Hi, I apologize if there is already an (obvious) answer to my question, but please bear with me for the moment as I find it hard to see a good way to answer this question:

In the same way that the Mersenne primes uniquely determine the even perfect numbers (i.e. in the "bijective" sense), do the Euler primes likewise uniquely determine the odd perfect numbers?

That is, while an Euler prime obviously maps to a single odd perfect number, it is not obvious to me that an odd perfect number could only map to a single Euler prime.

This is because:

(1) In the most general case, it is not known whether squares are friendly or solitary.

(2) It is not even known if the smallest possible Euler prime 5 does divide an odd perfect number.

(3) It is conceivable that two distinct numbers $P$ and $Q$ which satisfy a particular number-theoretic equation do not necessarily have to satisfy $\gcd(P, Q) = 1$.

I hope you guys can help me out on this one. Establishing this very last gap will provide a proof for the implication:

Assuming Sorli's Conjecture for OPNs is true, then there are no OPNs.

  • 5
    $\begingroup$ "an Euler prime obviously maps to a single odd perfect number" completely not obvious for me! I know many Euler primes, but no odd perfect numbers. $\endgroup$ Dec 10, 2010 at 18:33
  • 1
    $\begingroup$ @Arnie, so I think the 3rd paragraph in your question is backward. Each OPN (if there are any) corresponds to exactly one Euler prime, while it is not obvious (to either of us) that a given prime can be the Euler prime of at most one OPN. $\endgroup$ Dec 10, 2010 at 21:54
  • 1
    $\begingroup$ I don't get it - p is the only prime factor with an odd exponent. $\endgroup$ Dec 11, 2010 at 11:32
  • 1
    $\begingroup$ @Arnie: I think Franz's point -- which I agree with -- is the following. Your statement about the "correspondence" between odd perfect numbers and Euler primes seems backwards: according to Euler, every odd perfect number $N$ has a unique Euler prime -- i.e., a unique prime number $p$ with $\operatorname{ord}_p(N) \equiv 1 \pmod 4$. You are asking -- aren't you? -- whether the same prime number can be an Euler prime for more than one odd perfect number. $\endgroup$ Dec 12, 2010 at 2:13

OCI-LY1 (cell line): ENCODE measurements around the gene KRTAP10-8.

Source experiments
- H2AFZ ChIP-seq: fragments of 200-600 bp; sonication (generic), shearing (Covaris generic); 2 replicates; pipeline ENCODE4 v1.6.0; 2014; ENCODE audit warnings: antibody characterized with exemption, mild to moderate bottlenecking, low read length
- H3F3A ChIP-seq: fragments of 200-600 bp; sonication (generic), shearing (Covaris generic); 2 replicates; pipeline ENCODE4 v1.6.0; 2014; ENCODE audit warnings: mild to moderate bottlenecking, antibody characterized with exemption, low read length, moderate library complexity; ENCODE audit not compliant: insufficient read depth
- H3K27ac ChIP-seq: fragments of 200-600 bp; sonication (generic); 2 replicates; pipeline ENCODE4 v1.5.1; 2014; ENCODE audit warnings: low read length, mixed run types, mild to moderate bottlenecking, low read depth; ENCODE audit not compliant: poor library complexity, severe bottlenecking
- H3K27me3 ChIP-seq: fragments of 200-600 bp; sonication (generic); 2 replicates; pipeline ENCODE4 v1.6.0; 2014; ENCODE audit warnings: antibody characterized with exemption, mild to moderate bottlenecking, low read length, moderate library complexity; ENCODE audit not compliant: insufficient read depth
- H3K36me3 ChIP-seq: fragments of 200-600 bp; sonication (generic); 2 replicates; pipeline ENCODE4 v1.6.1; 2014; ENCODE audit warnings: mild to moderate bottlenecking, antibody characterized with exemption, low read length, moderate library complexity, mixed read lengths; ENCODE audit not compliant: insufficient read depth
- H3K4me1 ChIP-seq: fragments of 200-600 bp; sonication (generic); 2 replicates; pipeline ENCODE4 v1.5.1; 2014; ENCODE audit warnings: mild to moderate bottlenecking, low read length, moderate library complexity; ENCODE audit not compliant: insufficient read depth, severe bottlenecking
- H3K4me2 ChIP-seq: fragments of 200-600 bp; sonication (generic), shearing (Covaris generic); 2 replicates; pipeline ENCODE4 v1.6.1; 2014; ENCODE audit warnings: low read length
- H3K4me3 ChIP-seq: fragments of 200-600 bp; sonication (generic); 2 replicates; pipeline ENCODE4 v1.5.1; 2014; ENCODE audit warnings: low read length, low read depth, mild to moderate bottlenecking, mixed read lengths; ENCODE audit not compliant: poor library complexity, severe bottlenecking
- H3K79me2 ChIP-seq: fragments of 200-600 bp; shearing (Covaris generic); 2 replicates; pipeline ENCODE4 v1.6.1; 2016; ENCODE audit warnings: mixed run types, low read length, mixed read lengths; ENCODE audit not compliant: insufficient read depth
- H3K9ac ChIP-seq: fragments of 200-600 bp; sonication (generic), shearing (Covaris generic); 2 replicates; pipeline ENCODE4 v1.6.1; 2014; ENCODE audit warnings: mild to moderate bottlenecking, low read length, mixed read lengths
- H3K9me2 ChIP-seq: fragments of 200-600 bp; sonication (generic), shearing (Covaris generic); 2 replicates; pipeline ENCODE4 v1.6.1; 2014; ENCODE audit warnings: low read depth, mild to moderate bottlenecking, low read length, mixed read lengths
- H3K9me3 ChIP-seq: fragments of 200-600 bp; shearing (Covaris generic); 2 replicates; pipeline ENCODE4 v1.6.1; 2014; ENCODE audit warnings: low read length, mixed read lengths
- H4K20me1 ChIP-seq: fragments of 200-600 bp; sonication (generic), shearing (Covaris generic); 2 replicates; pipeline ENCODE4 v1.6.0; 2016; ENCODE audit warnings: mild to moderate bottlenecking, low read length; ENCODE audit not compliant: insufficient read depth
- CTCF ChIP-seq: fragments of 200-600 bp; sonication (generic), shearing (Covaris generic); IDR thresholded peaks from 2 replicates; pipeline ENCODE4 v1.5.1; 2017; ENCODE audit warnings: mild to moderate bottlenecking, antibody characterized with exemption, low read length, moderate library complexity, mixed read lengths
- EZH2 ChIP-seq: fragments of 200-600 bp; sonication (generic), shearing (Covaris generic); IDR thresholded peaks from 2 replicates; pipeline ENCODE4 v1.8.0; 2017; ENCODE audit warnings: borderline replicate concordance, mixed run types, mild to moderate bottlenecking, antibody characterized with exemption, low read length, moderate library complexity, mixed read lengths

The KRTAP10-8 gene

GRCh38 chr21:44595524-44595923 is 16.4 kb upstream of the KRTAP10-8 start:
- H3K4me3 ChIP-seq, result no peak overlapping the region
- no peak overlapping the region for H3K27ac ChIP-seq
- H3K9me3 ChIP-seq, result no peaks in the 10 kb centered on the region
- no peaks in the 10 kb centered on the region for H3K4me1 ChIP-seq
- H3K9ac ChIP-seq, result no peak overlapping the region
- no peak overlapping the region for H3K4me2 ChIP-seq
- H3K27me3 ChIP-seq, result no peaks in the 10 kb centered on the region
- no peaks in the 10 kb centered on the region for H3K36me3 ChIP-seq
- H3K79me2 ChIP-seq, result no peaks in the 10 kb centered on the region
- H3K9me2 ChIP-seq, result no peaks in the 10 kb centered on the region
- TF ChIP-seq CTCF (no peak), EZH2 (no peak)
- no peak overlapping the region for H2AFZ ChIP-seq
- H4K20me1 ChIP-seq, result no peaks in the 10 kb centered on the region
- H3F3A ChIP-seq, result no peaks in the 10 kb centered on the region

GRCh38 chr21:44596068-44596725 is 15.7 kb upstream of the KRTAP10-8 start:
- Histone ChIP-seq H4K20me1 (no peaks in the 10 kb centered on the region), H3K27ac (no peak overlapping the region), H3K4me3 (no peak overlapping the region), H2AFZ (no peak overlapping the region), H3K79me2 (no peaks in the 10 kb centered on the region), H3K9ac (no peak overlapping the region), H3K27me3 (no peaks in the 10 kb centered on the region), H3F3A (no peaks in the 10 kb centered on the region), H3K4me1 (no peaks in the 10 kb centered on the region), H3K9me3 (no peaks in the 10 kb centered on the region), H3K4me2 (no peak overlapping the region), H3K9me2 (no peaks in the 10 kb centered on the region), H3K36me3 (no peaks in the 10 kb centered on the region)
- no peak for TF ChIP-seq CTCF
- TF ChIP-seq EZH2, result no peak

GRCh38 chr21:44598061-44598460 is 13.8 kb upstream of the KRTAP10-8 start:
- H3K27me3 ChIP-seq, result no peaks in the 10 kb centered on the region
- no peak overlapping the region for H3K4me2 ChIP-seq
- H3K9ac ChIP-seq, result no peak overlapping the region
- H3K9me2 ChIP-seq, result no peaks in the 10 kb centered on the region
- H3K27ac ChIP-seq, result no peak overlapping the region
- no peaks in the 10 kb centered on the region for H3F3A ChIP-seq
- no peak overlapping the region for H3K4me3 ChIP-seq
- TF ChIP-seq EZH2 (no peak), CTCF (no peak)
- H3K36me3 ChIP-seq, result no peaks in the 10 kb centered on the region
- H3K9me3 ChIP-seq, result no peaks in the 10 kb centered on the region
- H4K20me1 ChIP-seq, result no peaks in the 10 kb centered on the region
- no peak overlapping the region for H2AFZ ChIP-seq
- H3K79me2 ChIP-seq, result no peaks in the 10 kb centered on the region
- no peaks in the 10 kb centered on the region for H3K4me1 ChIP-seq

• 1
    $\begingroup$ @Arnie: I'm afraid I don't understand why "because I want to prove that there are no odd perfect numbers" is a proof strategy for your uniqueness statement. I didn't ask whether you thought it was true -- if there are no odd perfect numbers, it is vacuously true -- but rather why you thought it is any easier to prove than the no odd perfect numbers conjecture itself. $\endgroup$ Dec 13, 2010 at 22:12

1 Answer 1


I tried to get in touch with Dean Hickerson and here's what he got to say regarding the problem of determining the status of squares with respect to solitude or friendliness:

Notice that all of the squares from $1$ to $121$ are solitary (since they satisfy $gcd(n, \sigma(n)) = 1$). (See OEIS - A014567.) Does my observation hold true in general?

No. The smallest square for which $\gcd(n, \sigma(n))$ is not equal to $1$ is $196$: $\gcd(196, \sigma(196)) = 7$. (But it's easy to show that $196$ is solitary.)

In $1995$ I found a square that isn't solitary; I don't know if there are any smaller ones: $26334^2 = 693479556 = 2^2 3^4 7^2 11^2 19^2$. There are at least $5$ other numbers with the same abundancy index:

$$ 8640 = {2^6}\cdot{3^3}\cdot{5}$$

$$ 52416 = {2^6}\cdot{3^2}\cdot{7}\cdot{13}$$

$$ 71814642425856 = {2^{13}}\cdot{3^4}\cdot{11^3}\cdot{31}\cdot{43}\cdot{61}$$

$$ 2168446760665473024 = {2^{13}}\cdot{3^{10}}\cdot{11}\cdot{23}\cdot{43}\cdot{107}\cdot{3851}$$

$$ 5321505362711814144 = {2^{13}}\cdot{3^6}\cdot{11}\cdot{23}\cdot{43}\cdot{137}\cdot{547}\cdot{1093}$$

I had expected my conjecture to fail for even squares. Notwithstanding, have you also found any odd squares which are not solitary?

No, I haven't. It's easy to find odd squares for which $\gcd(n, \sigma(n))$ is not equal to $1$; e.g. if $n = {21}^2 = 441$ then $\gcd(n, \sigma(n)) = 3$. But $441$ is solitary.

Hence, it appears that the status of odd squares is still an open problem.

  • $\begingroup$ An odd perfect number (OPN) $N$ given in the so-called Eulerian form $N={q^k}{n^2}$ (with $q \equiv k \equiv 1 \pmod 4$ and $\gcd(q, n) = 1$) can only have exactly one Euler factor $q^k$. On the other hand, assuming the existence of at least two OPNs, I am considering the problem of whether these two (distinct) OPNs can share the same Euler factor $q^k$. Given the abundancy index constraints, we have the equations $I(q^k) = \frac{1}{I({n_1}^2)} = \frac{1}{I({n_2}^2)}$. Thus, the related problem on the solitary status (or otherwise) of odd squares. This appears to be intractable, Pete said. $\endgroup$ Jun 11, 2012 at 19:20
  • $\begingroup$ It is trivial to prove that the equations $$\gcd(n^2,\sigma(n^2))=\frac{2n^2 - \sigma(n^2)}{\sigma(q^{k-1})}=\frac{\sigma(N/q^k)}{q^k}$$ hold. In particular, using a result from Dris (2012), we have $$\frac{\sigma(N/q^k)}{q^k} \geq 3$$ so that we obtain $$\gcd(n^2, \sigma(n^2)) \neq 1.$$ Thus, Greening's Theorem (a sufficient but not necessary condiiton for a number to be solitary) fails to establish the solitude of $n^2$. $\endgroup$ Sep 11, 2016 at 18:50

Your Answer

By clicking “Post Your Answer”, you agree to our terms of service, privacy policy and cookie policy

Not the answer you're looking for? Browse other questions tagged or ask your own question.